NAK Neuer Aachener Kunstverein is pleased to present Fine people on both sides, and me. the first institutional solo exhibition by the artist Jody Korbach.

Jody Korbach: Fine people on both sides, and me.
October 15 – December 3, 2023
Neue Aachener Kunstverein, Aachen

Lars Eidinger just wanted to understand the world for a moment. The hatred that he experienced brought tears to his eyes, and so he anxiously nibbled at the unpainted nail of his index finger in front of the assembled film press until appreciative clapping relieved him of his abject dismay at the general circumstance. A timid smile by the stage star. Followed later by the gloating of the others.
The man, who just a few weeks earlier had posed with an Aldi-inspired luxury handbag in front of a camp of sleeping homeless people, had thus come to recognise his own inadequacy. But anyone who, from their ivory tower, feels the pain of those worse-off than them, has to position themselves on the right side of history without encouragement. Jody Korbach captured the scene in a watercolor – emblematic of all those moments in which people take a stand, in which they bring the synthesis of their self-reflection, still unpolished, to the outside world, and which are used as key moments for evaluating past and future actions. Sure, it was a stupid appearance by Eidinger, but is empathy to be denied in advance, even if he still has to provide proof of solidarity? Would Korbach have done better? Does she do it better?
With her exhibition Fine people on both sides, and me. at NAK Neuer Aachener Kunstverein, Korbach probes the implications of her own position on the political spectrum. She has always been left-wing, but not so left-wing that she would have stuffed a potato into the muffler of some fancy car during her youth. Now she'd like to punch someone in the face. Or thinks she should punch someone in the face. Or thinks she should want to punch someone in the face. Although actually she would like to have some peace and quiet.
"I imagine it would be satisfying to put someone in hospital…" In any case, the fantasy is already fixed for Korbach. Maybe it's a matter of prophylactically hurting the political Right before they continue to harm those they don't want to acknowledge as human beings. Maybe a few burning SUVs are the signal needed to mobilize a vocal majority for the class struggle. Maybe you have to have tried violence before you can categorically reject it. Everyone who didn't kick a Mercedes star off of a car in their youth, however, will have to give their minds a good going over in adulthood if they are going to try out some belated left-wing radicalization in the realm of things enforceable by law. #partywennhelmutkohlstirbt lol, gladly also mocking the accidental death of Austrian right-wing populists. But really? Right in his face? It's possible that at some point you'll be too old for so much radicalism. From the sidelines, Korbach approaches a political playing field where the law of the fist is supposed to replace debate. The radical left cheerleader is ready to pounce on her opponents – at least in theory. In practice, she is hindered by her suspicion that she will not be able to feel genuine threat even after taking a proper punch to the face. You can't inscribe yourself in suffering. Angry beatings and tears of consternation are, in a way, related to each other as deficient means of expressing sincere sympathy.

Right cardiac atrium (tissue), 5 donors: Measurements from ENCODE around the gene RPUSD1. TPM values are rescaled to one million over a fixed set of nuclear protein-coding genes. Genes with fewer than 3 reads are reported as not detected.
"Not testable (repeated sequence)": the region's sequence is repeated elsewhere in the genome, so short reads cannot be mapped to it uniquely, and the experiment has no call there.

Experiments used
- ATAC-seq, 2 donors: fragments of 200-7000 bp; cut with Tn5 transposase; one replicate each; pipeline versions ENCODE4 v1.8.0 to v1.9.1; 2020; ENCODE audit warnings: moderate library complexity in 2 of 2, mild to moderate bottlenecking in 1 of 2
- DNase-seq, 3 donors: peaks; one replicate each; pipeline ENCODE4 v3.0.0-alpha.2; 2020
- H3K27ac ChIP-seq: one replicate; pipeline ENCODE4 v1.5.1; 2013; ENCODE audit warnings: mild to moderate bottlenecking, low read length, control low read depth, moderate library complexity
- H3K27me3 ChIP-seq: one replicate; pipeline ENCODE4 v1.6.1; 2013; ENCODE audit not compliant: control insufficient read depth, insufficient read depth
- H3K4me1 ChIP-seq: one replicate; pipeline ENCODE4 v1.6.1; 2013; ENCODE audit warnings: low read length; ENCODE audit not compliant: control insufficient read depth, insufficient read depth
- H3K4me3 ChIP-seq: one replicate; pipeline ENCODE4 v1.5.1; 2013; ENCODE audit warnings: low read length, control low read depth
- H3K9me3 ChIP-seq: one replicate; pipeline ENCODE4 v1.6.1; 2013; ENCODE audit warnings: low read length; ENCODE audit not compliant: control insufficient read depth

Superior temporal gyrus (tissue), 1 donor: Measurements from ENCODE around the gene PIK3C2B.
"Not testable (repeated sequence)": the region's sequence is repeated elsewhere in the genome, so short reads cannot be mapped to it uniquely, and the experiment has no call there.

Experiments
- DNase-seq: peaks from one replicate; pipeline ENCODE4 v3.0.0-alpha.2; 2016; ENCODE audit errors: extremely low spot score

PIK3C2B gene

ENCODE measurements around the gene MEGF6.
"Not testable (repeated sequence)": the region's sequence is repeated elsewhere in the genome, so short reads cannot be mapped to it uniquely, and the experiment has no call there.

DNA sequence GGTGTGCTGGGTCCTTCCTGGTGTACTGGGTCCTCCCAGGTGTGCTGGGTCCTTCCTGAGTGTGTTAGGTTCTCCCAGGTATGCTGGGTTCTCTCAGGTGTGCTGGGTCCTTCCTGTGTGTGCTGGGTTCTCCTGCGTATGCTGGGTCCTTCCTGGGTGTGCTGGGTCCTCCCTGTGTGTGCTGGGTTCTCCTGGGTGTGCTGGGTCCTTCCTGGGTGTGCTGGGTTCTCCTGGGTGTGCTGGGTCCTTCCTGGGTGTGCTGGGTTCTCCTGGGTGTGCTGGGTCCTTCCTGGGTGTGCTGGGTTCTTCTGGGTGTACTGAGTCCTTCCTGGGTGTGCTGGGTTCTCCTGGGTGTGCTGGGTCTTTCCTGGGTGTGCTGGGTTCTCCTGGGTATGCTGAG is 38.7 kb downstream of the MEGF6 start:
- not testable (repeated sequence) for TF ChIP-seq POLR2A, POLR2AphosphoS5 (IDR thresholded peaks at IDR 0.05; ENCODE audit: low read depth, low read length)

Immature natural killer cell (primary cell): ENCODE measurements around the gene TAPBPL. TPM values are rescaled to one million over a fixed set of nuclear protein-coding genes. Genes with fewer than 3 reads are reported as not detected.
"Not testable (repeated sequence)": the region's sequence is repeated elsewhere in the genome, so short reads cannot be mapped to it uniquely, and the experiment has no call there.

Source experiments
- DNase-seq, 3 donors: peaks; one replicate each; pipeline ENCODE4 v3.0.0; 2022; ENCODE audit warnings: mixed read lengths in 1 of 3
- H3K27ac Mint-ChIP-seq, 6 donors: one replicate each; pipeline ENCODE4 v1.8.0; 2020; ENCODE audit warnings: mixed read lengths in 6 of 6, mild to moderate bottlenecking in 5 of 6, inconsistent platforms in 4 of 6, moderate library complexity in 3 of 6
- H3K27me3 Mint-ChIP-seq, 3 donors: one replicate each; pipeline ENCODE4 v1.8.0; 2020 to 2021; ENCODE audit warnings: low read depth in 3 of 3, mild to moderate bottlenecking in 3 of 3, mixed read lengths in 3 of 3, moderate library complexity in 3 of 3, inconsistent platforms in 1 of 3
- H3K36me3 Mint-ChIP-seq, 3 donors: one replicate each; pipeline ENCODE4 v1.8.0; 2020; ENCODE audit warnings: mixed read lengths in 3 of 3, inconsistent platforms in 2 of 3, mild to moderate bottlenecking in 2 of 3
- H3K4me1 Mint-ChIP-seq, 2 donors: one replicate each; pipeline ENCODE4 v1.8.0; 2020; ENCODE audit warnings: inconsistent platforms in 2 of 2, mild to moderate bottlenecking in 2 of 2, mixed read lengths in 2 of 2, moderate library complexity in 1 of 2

At NAK Neuer Aachener Kunstverein, Korbach nuances aggression with a desire for healing. Pharmacy signs launch a longing for criticism and struggle – but please, without pain, for a world in which tolerance of ambiguity is not suspected of masking spinelessness, in which violence need not be a facet of attitude, and in which human dignity is not permanently being groped at, while everyone actually is standing with both feet on the ground of the free democratic basic order. How can we finally get some tranquility? Is it still possible to start a conversation or must everything explode first? In her exhibition, Jody Korbach provides a few answers in between the lines. Which doesn't mean that they have to be right.

Anna Meinecke

Jody Korbach (*1991, Bielefeld)
studied at Kunstakademie Düsseldorf with Tal R, Christopher Williams and Johannes Paul Raether. In 2017, she completed her studies as a master student of Christopher Williams. From the
winter semester 2023/24, she will be professor of art and art education at Akademie der bildenden Künste Nürnberg. Korbach lives and works in Düsseldorf